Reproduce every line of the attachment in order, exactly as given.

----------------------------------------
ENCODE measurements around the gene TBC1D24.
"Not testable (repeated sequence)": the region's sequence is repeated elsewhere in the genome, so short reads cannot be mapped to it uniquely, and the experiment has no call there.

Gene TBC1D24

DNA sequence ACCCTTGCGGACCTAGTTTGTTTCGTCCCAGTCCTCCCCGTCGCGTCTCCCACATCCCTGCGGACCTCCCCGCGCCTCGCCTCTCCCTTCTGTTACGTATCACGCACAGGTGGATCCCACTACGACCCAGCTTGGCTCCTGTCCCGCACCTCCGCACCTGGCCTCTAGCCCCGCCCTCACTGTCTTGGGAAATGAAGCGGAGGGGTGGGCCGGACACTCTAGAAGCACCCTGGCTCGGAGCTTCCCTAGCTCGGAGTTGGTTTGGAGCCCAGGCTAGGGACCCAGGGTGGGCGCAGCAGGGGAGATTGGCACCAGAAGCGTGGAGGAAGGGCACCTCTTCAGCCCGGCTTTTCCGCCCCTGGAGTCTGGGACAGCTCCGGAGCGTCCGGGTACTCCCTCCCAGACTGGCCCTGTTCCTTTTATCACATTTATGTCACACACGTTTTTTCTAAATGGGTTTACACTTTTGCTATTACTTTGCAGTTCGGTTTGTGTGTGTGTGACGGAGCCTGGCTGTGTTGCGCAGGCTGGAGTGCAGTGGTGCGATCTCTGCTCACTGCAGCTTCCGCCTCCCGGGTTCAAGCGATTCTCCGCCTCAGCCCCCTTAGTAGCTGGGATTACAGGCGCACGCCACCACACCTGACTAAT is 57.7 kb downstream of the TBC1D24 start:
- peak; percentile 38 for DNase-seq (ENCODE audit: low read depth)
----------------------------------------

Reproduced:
ENCODE measurements around the gene TBC1D24.
"Not testable (repeated sequence)": the region's sequence is repeated elsewhere in the genome, so short reads cannot be mapped to it uniquely, and the experiment has no call there.

Gene TBC1D24

DNA sequence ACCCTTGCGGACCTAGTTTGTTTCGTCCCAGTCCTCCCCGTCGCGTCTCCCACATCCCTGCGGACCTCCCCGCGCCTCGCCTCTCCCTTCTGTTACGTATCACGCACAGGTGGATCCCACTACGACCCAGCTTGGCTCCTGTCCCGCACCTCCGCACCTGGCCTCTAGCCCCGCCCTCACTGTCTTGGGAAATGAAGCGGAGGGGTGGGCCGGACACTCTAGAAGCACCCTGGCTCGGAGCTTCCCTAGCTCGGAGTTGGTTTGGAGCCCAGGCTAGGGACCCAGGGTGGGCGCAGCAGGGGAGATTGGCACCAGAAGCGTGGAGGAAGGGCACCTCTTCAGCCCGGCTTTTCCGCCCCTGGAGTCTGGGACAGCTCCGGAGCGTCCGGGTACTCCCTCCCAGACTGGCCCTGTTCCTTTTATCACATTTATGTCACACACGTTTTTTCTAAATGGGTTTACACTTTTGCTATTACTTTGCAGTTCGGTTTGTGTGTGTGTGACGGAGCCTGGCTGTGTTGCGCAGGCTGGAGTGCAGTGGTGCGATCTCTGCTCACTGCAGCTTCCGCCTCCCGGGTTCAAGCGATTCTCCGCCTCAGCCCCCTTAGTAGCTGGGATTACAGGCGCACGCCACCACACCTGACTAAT is 57.7 kb downstream of the TBC1D24 start:
- peak; percentile 38 for DNase-seq (ENCODE audit: low read depth)